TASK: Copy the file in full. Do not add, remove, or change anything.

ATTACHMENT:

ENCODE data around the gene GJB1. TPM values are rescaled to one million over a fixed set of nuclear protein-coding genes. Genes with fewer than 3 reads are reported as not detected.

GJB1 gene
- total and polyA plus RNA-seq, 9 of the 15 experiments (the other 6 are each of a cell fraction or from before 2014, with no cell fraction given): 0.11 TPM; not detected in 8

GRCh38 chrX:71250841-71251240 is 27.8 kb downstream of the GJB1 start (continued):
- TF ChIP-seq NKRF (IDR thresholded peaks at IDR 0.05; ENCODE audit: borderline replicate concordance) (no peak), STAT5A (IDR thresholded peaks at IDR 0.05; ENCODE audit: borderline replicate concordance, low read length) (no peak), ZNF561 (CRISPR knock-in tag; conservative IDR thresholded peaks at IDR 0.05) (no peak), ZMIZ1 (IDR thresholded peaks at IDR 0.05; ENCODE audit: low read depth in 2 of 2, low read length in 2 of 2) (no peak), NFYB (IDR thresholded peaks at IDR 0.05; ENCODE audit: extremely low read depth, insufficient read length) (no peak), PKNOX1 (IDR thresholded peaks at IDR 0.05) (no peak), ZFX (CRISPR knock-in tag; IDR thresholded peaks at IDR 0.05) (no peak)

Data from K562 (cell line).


ENCODE data around the gene GJB1. TPM values are rescaled to one million over a fixed set of nuclear protein-coding genes. Genes with fewer than 3 reads are reported as not detected.

GJB1 gene
- total and polyA plus RNA-seq, 9 of the 15 experiments (the other 6 are each of a cell fraction or from before 2014, with no cell fraction given): 0.11 TPM; not detected in 8

GRCh38 chrX:71250841-71251240 is 27.8 kb downstream of the GJB1 start (continued):
- TF ChIP-seq NKRF (IDR thresholded peaks at IDR 0.05; ENCODE audit: borderline replicate concordance) (no peak), STAT5A (IDR thresholded peaks at IDR 0.05; ENCODE audit: borderline replicate concordance, low read length) (no peak), ZNF561 (CRISPR knock-in tag; conservative IDR thresholded peaks at IDR 0.05) (no peak), ZMIZ1 (IDR thresholded peaks at IDR 0.05; ENCODE audit: low read depth in 2 of 2, low read length in 2 of 2) (no peak), NFYB (IDR thresholded peaks at IDR 0.05; ENCODE audit: extremely low read depth, insufficient read length) (no peak), PKNOX1 (IDR thresholded peaks at IDR 0.05) (no peak), ZFX (CRISPR knock-in tag; IDR thresholded peaks at IDR 0.05) (no peak)

Data from K562 (cell line).